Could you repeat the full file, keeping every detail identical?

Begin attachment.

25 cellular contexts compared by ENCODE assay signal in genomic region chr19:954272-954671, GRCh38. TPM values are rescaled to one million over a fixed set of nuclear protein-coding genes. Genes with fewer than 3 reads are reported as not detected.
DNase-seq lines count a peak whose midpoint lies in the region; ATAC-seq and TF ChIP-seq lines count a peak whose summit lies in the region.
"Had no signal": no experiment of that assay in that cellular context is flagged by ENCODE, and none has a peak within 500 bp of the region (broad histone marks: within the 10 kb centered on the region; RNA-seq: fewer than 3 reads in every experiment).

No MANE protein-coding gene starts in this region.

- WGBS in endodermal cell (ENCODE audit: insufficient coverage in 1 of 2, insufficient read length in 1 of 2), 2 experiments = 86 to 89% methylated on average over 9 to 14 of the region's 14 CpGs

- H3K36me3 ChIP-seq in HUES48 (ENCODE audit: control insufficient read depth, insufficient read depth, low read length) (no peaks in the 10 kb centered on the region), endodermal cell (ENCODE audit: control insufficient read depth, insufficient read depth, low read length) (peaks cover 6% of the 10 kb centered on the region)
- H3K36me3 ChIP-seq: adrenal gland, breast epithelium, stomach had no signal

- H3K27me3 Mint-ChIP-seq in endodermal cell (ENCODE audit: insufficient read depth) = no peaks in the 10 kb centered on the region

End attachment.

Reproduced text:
25 cellular contexts compared by ENCODE assay signal in genomic region chr19:954272-954671, GRCh38. TPM values are rescaled to one million over a fixed set of nuclear protein-coding genes. Genes with fewer than 3 reads are reported as not detected.
DNase-seq lines count a peak whose midpoint lies in the region; ATAC-seq and TF ChIP-seq lines count a peak whose summit lies in the region.
"Had no signal": no experiment of that assay in that cellular context is flagged by ENCODE, and none has a peak within 500 bp of the region (broad histone marks: within the 10 kb centered on the region; RNA-seq: fewer than 3 reads in every experiment).

No MANE protein-coding gene starts in this region.

- WGBS in endodermal cell (ENCODE audit: insufficient coverage in 1 of 2, insufficient read length in 1 of 2), 2 experiments = 86 to 89% methylated on average over 9 to 14 of the region's 14 CpGs

- H3K36me3 ChIP-seq in HUES48 (ENCODE audit: control insufficient read depth, insufficient read depth, low read length) (no peaks in the 10 kb centered on the region), endodermal cell (ENCODE audit: control insufficient read depth, insufficient read depth, low read length) (peaks cover 6% of the 10 kb centered on the region)
- H3K36me3 ChIP-seq: adrenal gland, breast epithelium, stomach had no signal

- H3K27me3 Mint-ChIP-seq in endodermal cell (ENCODE audit: insufficient read depth) = no peaks in the 10 kb centered on the region